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Now, I am pretty sure anybody that knows me understands I like playing golf. Golf has been a major part of my life for as long as I can remember. I like everything about it — the challenge, the outdoors the competition, the friendships. It covers most every base for me when it comes to how I spend my recreational time.
While I was growing up, my dad and I spent a lot of time on the golf course when I wasn’t playing other sports. In fact, he is still the first person I call after a good round or tournament. As much as he helped nurture my love for the game, there are two other unlikely people that influenced me when I look back on my younger years.
Mrs. Harriet White and Mrs. Putt Carter were two senior ladies that regularly invited me to play with them. Mrs. White, a mother of one of my friends, was hands down the greatest female player in the Greenville area and probably North Carolina during her heyday. I think at one point she had won 27 club championships at Greenville Country Club. Mrs. Carter was my piano teacher, an avid golfer and a kind soul.
It was not unusual for me as a 12-year-old to meet one of these ladies at the course for a round of golf on a weekday summer morning. Looking back, I remember Mrs. White’s competitiveness and all she taught me about playing the game. To this day, I think about her every time I hold the flag for someone putting a long putt. I can still hear her voice telling me to make sure my shadow wasn’t covering the hole. Mrs. Carter was different. She wasn’t the best golfer around, but I remember how much she enjoyed the game. I can still hear her cackle when she made a long putt. She didn’t worry about her score. She was there for the experience and companionship.
My point is neither of these ladies had any obligation to spend their free time with a young kid like myself. They both had families and kids of their own. I think Mrs. Carter might have even had grandkids. But as I’ve gotten older, it has occurred to me that I was getting mentored and didn’t even know it. I thought I was just playing golf. Heck, I was just trying to beat Mrs. White.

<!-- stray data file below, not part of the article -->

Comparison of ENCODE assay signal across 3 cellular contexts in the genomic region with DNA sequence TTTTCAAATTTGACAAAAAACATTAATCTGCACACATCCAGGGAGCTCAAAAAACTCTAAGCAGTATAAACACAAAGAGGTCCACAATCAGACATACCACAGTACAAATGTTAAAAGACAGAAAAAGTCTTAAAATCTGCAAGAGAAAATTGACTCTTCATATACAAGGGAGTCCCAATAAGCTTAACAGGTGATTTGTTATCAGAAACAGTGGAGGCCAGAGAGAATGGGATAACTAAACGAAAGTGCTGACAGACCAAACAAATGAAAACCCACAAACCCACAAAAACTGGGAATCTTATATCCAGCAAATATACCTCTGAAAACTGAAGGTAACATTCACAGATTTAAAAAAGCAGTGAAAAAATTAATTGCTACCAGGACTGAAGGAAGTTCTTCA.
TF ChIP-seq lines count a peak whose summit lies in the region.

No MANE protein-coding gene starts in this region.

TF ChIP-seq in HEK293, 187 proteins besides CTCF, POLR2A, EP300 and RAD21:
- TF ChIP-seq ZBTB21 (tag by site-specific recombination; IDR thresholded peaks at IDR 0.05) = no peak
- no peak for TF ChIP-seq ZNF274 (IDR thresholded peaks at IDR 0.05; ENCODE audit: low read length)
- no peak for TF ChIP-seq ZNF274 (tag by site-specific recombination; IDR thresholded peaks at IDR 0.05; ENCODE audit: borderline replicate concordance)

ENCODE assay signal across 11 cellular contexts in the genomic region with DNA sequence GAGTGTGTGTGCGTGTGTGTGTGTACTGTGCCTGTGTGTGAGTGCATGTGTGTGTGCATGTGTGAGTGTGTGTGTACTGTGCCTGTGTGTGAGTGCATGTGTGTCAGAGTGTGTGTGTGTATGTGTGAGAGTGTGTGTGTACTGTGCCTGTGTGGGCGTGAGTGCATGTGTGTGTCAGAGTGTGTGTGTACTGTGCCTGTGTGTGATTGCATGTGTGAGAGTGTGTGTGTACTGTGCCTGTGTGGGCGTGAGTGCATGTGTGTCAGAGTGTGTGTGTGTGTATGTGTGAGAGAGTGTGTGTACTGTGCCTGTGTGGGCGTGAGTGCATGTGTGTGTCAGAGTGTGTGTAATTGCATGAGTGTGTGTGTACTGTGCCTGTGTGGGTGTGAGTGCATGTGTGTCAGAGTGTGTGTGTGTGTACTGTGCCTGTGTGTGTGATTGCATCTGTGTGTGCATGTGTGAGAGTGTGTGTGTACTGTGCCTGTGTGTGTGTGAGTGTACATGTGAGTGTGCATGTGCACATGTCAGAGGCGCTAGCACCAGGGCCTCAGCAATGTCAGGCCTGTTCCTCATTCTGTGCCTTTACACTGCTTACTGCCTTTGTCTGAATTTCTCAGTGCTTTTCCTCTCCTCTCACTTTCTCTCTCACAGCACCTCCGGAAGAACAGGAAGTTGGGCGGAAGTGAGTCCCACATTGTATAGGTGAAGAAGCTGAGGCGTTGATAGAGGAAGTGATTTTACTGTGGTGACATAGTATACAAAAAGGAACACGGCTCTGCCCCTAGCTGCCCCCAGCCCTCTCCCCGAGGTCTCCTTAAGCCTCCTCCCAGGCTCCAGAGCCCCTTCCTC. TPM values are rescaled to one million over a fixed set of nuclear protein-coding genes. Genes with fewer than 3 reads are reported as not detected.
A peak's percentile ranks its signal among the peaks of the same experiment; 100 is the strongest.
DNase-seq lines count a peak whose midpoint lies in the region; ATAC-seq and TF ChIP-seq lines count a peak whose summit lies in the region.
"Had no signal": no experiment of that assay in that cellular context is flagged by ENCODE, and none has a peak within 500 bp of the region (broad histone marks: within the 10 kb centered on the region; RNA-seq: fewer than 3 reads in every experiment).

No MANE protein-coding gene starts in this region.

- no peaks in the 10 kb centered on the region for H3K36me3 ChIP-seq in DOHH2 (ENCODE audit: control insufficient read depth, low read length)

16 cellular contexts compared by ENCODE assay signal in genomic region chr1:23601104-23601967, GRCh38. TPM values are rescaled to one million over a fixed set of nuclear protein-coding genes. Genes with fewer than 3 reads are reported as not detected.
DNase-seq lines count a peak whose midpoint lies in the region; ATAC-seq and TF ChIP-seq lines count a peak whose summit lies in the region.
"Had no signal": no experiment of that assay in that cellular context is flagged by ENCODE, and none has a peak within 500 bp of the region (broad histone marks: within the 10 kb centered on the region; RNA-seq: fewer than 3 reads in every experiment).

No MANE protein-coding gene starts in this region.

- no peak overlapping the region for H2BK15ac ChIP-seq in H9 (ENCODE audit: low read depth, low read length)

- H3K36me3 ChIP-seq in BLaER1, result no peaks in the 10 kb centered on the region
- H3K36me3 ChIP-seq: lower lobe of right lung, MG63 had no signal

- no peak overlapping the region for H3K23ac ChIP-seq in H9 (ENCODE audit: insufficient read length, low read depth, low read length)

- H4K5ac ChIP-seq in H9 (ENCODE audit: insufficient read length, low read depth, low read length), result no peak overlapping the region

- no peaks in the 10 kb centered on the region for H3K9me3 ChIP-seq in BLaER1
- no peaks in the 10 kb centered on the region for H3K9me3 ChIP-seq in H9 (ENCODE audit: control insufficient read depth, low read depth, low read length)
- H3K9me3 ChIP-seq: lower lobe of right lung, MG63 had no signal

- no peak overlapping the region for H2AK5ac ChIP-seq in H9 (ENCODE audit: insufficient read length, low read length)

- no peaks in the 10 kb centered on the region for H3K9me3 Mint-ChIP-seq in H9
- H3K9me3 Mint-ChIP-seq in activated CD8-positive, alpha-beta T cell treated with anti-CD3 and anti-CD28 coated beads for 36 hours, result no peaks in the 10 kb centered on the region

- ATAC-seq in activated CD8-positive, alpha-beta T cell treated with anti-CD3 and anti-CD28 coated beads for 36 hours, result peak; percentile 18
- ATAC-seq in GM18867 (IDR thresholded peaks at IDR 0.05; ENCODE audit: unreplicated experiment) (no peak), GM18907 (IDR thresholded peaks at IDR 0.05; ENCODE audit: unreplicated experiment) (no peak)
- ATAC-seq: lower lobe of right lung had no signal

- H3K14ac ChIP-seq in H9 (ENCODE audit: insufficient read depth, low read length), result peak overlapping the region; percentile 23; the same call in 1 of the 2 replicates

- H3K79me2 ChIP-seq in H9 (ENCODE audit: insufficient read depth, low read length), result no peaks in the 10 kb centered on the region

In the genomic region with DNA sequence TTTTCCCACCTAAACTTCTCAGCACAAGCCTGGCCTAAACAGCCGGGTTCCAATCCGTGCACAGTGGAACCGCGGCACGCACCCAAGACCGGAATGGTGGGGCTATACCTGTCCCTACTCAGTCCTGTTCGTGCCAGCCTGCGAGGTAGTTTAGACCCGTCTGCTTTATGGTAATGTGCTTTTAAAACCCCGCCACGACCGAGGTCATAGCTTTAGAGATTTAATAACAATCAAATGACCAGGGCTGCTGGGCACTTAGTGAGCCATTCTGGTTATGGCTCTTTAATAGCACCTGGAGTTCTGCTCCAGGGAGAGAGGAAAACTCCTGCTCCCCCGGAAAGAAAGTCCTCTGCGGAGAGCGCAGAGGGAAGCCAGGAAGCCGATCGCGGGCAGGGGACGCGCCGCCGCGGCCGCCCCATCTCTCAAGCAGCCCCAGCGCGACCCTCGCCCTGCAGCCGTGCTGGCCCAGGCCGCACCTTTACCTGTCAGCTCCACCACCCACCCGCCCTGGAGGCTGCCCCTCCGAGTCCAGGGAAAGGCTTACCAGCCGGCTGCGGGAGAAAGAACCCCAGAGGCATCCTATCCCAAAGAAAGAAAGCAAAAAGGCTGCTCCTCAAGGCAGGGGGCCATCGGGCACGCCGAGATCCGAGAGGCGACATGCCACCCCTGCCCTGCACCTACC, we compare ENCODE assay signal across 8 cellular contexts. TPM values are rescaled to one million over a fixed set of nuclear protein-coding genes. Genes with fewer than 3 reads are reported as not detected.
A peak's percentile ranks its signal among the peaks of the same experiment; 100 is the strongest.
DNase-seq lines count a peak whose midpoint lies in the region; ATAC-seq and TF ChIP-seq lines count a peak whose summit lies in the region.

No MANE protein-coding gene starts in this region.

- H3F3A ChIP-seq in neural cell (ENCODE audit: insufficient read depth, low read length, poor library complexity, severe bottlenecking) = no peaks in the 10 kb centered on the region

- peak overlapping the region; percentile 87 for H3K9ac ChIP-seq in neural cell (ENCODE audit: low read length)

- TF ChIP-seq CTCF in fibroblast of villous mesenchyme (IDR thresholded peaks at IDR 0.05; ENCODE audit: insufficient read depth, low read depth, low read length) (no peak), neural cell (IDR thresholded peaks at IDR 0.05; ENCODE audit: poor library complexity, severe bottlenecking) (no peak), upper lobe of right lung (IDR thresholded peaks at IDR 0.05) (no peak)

It takes a special adult to spend their free time with our youth. Thankfully, the Wilson community has many examples. Reggie Smith of the Wilson Police Department has been a Big Brother and middle school basketball coach to a countless number of kids through the years. Robert Stokely has spent hours upon hours on baseball fields with young players as well as served as president of the Wilson City Little League. Duane Pittman has developed a top notch AAU program named Wilson Elite that continues to expand every year. Jim Boykin Jr. has supported and pushed junior golf through coaching and his work with the Larry Pittman Memorial tournament.
These four examples are just a few that come to mind when I think of adults giving back. They all have families, careers and other responsibilities, but they choose to spend some of their spare time teaching, coaching and mentoring our youth and I’m sure each of them will tell you it has been time well spent.
So, my hat is off to anyone that spends extra time with our youth for whatever reason. They all deserve a big thank you and a pat on the back. The world needs more folks like Mrs. White and Mrs. Carter, because at the end of the day, you never know what a young person is going to take with them.